It was one of No Child Left Behind‘s strictest requirements — one designed to close the nation’s persistent achievement gap between at-risk and more-privileged students:
Before federal education officials exempted Indiana from the national accountability law, schools tracked the performance of students in every socioeconomic and ethnic “subgroup” in their building. If any one subgroup was underperforming, the feds wouldn’t consider the school to have made “Adequate Yearly Progress.”
But after the feds granted Indiana’s waiver from this and other ‘No Child’ requirements, the state now tracks these groups collectively, not individually.
Across the nation, 41 states have now received NCLB waivers. To paraphrase this piece from the Associated Press, civil rights groups fear these waivers are dimming the spotlight on traditionally-underachieving student groups:
African American students
Native American students
Limited English proficient students
Special education students
Students receiving free & reduced price lunch
The resulting patchwork of rules — from Miami to Seattle — has given states more freedom to implement plans to boost education but has allowed almost 2,300 schools to shed their label of seriously troubled, according to numbers compiled at the Campaign for High School Equity.
“It appears to us that waivers could lead to fewer students of color receiving the support they need,” said Rufina Hernandez, executive director for the Campaign for High School Equity.
Her coalition of education reformers, civil rights activists and policy analysts studied the 34 states and the District of Columbia that had received waivers from No Child Left Behind before April. (Another six states and a collection of individual districts in California have won waivers since then.)The results show students who are at the highest risk of dropping out are often no longer tracked as carefully as they were before Education Secretary Arne Duncan began exempting states from some requirements if they promised to better prepare their students for college or careers.
The Education Department had no immediate reaction to the study but [U.S. Secretary of Education Arne] Duncan has been vocal in calling for a rewrite of No Child Left Behind that would render his waivers moot.
No Child Left Behind has given the country transparency about the progress of at-risk students. But its inflexible accountability provisions have become an obstacle to progress and have focused schools too much on a single test score. NCLB is six years overdue for an update, and nearly all agree that it should be replaced with a law that gives systems and educators greater freedom while continuing to fulfill the law’s original promise.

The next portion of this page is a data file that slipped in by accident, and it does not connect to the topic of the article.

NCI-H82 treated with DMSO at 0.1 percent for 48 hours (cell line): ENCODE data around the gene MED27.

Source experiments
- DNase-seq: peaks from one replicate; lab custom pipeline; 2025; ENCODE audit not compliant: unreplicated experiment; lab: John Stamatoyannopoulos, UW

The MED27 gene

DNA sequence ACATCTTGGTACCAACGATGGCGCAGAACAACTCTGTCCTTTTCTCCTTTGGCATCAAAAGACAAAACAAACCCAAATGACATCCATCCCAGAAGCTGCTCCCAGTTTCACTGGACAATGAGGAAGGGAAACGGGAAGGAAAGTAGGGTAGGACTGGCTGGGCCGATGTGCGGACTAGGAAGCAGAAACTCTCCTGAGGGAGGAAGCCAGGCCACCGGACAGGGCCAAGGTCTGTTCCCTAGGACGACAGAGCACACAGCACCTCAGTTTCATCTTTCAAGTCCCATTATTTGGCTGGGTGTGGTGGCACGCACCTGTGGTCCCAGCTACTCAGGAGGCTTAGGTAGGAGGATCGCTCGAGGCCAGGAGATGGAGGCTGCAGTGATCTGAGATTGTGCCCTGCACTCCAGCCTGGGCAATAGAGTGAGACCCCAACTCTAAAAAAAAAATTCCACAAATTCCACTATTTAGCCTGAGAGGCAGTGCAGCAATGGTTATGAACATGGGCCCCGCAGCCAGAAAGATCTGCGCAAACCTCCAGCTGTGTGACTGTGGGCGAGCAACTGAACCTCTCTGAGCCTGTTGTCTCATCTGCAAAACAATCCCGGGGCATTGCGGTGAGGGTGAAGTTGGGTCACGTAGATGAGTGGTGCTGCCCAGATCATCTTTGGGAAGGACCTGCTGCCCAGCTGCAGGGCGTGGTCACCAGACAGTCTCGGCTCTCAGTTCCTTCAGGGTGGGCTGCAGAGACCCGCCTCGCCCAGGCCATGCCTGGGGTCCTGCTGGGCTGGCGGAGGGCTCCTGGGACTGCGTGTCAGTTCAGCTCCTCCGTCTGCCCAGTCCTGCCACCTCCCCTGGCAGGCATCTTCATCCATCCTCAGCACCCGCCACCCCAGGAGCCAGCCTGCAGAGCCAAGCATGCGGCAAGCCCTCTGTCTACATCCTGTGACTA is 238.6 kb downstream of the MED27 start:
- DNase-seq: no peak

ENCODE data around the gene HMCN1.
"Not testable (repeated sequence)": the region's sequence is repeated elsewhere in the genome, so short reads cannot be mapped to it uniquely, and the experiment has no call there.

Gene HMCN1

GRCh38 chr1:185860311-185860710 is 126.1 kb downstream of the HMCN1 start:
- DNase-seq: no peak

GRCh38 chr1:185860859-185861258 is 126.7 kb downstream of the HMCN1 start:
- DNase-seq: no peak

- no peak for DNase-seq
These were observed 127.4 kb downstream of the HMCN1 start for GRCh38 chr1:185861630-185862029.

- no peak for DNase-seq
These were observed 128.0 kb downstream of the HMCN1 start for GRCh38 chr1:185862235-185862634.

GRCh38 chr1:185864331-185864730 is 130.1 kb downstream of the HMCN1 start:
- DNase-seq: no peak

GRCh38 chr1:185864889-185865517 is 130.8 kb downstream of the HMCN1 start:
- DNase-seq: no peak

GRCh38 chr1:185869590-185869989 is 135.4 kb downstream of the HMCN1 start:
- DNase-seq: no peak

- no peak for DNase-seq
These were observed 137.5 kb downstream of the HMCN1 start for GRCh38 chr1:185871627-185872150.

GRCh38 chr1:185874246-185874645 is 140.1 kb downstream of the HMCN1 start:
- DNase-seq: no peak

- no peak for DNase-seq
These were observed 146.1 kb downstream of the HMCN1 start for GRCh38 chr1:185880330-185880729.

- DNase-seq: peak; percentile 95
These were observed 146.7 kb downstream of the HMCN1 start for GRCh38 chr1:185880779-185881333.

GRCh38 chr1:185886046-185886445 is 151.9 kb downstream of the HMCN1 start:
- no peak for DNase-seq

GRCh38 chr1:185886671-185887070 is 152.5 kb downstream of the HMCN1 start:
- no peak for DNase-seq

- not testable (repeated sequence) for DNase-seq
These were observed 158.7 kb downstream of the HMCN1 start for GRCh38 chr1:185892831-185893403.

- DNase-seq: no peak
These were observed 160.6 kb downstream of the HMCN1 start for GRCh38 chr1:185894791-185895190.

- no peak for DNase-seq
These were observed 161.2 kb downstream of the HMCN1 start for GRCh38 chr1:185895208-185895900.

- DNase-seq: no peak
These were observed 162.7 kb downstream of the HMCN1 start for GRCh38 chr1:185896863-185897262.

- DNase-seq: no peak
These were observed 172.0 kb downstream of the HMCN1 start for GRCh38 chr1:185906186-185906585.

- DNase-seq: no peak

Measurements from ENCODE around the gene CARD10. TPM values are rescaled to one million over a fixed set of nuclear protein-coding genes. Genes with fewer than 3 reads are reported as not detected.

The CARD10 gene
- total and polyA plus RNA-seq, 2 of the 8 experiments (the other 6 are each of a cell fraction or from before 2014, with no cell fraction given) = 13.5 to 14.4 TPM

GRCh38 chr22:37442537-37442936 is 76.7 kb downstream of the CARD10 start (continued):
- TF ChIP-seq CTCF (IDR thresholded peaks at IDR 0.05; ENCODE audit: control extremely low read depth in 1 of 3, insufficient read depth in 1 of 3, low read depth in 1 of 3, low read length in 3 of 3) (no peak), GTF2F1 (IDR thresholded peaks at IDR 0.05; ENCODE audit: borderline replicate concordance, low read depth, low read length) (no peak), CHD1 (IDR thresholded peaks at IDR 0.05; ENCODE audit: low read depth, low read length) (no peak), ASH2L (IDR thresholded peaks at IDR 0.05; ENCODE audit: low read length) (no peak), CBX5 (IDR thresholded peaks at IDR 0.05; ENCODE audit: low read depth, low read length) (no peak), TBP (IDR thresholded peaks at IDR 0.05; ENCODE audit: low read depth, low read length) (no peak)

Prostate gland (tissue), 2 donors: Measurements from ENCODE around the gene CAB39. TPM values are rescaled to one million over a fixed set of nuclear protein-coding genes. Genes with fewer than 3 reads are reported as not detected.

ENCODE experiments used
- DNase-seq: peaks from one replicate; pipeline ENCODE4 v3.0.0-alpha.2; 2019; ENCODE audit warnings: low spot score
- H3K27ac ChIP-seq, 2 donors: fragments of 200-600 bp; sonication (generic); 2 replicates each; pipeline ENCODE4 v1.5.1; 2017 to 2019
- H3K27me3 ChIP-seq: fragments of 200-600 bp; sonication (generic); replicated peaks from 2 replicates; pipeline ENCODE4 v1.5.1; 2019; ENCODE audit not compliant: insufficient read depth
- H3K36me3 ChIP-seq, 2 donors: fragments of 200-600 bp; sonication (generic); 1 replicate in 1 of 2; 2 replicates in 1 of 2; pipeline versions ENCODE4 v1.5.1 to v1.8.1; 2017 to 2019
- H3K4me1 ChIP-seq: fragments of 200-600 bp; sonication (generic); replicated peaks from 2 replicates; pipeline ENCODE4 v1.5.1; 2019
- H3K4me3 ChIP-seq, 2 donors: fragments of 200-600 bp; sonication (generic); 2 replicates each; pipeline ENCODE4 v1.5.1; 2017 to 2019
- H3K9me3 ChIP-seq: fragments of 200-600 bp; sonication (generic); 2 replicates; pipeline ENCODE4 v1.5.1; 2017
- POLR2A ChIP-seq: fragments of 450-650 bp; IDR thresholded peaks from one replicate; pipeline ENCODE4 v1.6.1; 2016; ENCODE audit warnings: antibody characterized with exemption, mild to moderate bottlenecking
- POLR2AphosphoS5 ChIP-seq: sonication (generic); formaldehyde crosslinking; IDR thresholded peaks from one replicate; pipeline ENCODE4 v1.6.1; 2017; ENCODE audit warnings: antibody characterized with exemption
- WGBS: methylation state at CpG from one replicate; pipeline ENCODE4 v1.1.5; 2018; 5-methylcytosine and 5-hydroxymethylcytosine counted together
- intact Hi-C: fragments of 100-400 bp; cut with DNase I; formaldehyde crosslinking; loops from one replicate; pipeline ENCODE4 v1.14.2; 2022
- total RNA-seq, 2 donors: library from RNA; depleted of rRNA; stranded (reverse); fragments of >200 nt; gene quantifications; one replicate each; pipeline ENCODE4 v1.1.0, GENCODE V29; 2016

Others have argued a hyper-focus on the achievement gap is counterproductive to the debate over the future of No Child Left Behind.
But what about Indiana? School Matters‘ Steve Hinnefeld wrote last year that even though Indiana doesn’t track individual subgroups now, he says revisions state education officials filed at the time made clear they weren’t backing away from the goal of closing the achievement gap:
No, it won’t walk away from holding schools accountable for subgroups of students that weren’t supposed to be left behind: racial and ethnic minorities, economically disadvantaged students, special-needs students and English learners.
The state’s original waiver application, filed hurriedly in November, wasn’t at all clear about this. But the revised request, posted on the USDOE webpage, says schools will be expected to raise the performance of all subgroups to keep them on track to meeting state goals.
It’s not obvious how this will work. The traditional No Child Left Behind subgroups aren’t referenced in the new A-to-F school grading criteria approved last week by the State Board of Education. Instead the grading system relies on two “super subgroups,” the bottom 25 percent of students at each school and the top 75 percent. Schools get bonus points if either group shows “high growth” on test scores.
But the Indiana NCLB waiver document says schools will also be graded on the performance of each of the traditional subgroups. This is arguably a good thing – making it harder for schools to ignore achievement gaps if their overall scores are decent. But again, it remains to be seen how it will work.